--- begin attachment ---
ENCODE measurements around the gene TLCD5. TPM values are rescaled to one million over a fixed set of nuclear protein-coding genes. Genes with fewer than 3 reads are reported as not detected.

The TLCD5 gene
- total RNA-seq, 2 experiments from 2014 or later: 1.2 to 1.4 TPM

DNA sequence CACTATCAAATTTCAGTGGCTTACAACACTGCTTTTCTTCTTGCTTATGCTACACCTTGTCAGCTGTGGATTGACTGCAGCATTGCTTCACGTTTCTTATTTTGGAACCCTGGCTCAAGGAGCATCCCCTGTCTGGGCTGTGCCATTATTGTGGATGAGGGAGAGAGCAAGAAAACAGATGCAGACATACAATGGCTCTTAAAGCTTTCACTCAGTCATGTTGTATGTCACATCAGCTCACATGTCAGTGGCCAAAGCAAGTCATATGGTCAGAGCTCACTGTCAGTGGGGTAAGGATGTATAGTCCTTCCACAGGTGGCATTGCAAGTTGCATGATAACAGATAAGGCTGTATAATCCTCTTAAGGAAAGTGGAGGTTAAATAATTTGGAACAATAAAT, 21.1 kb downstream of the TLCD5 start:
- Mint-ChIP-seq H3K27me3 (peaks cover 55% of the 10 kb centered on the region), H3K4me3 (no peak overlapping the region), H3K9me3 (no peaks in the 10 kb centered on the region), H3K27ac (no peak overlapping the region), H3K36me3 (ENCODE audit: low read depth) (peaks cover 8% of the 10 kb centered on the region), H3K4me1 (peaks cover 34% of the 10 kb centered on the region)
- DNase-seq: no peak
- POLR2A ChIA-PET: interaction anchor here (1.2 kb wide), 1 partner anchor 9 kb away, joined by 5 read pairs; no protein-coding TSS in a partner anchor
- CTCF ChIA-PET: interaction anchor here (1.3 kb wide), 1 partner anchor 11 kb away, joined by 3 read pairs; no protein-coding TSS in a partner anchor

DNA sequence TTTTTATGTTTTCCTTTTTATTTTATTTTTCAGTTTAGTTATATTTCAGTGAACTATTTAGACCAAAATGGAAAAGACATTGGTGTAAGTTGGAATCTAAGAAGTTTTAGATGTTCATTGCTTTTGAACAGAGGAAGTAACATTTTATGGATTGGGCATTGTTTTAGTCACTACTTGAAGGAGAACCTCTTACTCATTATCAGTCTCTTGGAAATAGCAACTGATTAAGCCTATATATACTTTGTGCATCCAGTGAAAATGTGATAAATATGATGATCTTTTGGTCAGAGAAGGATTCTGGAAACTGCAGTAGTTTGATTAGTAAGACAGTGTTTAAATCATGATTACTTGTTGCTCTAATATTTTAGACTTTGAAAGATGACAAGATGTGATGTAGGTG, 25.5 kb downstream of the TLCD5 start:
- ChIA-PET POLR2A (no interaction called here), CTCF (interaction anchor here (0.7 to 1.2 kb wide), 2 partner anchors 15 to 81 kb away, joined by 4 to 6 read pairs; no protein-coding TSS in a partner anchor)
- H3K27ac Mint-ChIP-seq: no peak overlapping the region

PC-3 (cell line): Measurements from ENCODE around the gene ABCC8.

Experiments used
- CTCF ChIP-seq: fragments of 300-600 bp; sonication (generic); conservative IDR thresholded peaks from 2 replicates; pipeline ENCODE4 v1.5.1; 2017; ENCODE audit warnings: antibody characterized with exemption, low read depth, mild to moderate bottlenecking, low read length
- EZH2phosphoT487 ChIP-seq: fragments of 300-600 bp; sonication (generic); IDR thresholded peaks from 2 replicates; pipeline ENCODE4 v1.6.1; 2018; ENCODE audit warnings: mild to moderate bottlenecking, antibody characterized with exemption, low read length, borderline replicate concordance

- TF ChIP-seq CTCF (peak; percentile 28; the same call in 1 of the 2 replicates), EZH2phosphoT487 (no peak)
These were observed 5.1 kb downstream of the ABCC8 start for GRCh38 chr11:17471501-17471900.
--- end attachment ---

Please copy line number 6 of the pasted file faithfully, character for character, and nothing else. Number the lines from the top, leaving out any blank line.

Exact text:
- DNase-seq: no peak